-- Aversion to loss: humans have a greater sensitivity to losses as compared to gains. Evaluations can be made too often and many times over too short of a time frame.
-- Overconfidence: There is a tendency to believe that past behavior has a greater predictive role than is really the case. There's also a tendency to create beliefs used to explain complex issues by narrowing the number of variables at play and over-simplifying the problem. Behavioral scientists have identified what they refer to as the recency effect, which suggests that whatever has worked recently will also come to mind first, perhaps eliminating other possible alternatives. Another related bias has been called the sunk-cost fallacy, or the aversion to cutting losses, as our brains are hard-wired to refuse to let go after a bad decision has been made.
-- Confirmation bias: We are all wired in such a way that we seek information and interpret it in a way that confirms our pre-conceived notions. An example given is that a bearish investor is more apt to follow a bearish advisor, or is more apt to interpret news in a bearish fashion. A name given to this is the framing effect, which states that how an issue is framed or presented will affect the solutions our brains will produce. Research has also identified what has been termed the halo effect, which is a belief that certain leaders cannot do wrong, which also fits in this category.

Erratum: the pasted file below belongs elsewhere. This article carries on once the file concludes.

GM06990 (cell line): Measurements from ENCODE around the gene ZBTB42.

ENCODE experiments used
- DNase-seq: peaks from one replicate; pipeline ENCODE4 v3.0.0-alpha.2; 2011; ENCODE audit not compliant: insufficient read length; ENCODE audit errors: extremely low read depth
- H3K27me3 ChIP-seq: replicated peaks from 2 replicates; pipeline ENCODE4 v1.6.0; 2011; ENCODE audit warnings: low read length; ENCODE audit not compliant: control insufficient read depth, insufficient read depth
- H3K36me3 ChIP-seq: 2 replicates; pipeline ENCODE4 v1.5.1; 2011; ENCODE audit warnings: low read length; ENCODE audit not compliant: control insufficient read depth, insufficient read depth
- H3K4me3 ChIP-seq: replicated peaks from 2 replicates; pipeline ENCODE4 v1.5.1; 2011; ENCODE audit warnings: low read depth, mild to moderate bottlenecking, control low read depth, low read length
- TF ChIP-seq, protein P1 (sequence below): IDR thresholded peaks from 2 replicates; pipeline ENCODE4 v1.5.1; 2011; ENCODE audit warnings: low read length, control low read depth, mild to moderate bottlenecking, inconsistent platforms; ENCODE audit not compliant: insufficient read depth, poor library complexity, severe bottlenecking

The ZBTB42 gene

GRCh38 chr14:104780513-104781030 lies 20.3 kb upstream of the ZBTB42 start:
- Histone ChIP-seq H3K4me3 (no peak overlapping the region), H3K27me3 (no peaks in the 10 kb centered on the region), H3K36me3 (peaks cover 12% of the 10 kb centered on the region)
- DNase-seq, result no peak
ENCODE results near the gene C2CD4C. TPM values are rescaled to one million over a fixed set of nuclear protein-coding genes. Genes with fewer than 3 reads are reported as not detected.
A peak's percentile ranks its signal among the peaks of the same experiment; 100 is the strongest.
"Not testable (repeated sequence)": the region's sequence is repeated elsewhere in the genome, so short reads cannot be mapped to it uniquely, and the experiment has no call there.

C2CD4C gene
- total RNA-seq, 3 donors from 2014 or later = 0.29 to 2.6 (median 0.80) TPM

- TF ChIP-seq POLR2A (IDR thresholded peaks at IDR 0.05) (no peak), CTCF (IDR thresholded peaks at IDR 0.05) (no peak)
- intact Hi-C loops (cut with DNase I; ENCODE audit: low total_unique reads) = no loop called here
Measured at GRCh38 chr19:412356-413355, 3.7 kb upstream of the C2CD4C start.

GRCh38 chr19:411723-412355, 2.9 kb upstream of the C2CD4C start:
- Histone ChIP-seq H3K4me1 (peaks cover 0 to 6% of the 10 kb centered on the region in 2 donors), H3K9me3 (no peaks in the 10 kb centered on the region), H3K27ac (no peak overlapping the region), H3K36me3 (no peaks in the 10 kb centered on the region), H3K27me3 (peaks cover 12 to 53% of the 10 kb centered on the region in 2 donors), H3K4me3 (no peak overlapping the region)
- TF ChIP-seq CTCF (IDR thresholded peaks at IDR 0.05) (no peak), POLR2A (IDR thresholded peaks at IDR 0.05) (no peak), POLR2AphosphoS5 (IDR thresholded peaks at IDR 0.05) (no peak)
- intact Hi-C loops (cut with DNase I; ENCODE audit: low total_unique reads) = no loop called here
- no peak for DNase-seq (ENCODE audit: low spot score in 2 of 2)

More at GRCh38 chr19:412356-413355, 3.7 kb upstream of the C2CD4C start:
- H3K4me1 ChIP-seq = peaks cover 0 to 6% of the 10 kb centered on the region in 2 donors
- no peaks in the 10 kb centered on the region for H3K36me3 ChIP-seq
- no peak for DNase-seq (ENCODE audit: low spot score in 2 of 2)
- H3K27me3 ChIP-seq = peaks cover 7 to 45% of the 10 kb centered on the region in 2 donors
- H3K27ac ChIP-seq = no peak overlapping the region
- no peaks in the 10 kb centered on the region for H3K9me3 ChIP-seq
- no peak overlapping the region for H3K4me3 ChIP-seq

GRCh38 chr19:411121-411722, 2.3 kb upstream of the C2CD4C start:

-- Herding: It is natural for humans to follow the herd. Markets are just one example which demonstrates this behavior. Jim Dines, in his book Mass Psychology, points to the split-second change in direction of a flock of birds or school of fish, with no ability for the human eye or even slow motion cameras to identify the under-lying reason or a find a signal of change. In many ways, humans also demonstrate the behavior of moving lock-step with the greater population. We've all seen this take place in the markets.
The good news is that we're all in this together. In his article titled Contain Yourself found in the Report on Business Magazine, Dave Morris suggests that no one is exempt from these biases which are a part of human nature. "You, me, Ben Bernanke and the rest of the human race: We're all in it together."
So the question remains how do you overcome emotion and these natural biases to make more effective decisions? As outlined in the Protect Yourself article:
1) Have a written strategy which outlines objectives, targets and parameters.
2) Own the strategy by understanding the trade-offs between risk and reward and be prepared to act on it.
3) Have rules or limits in place which address concentration on one particular position.
4) Think long term.
5) Be realistic. Realistic expectations are suggested to lead to realistic decisions.
Cliff can be reached at firstname.lastname@example.org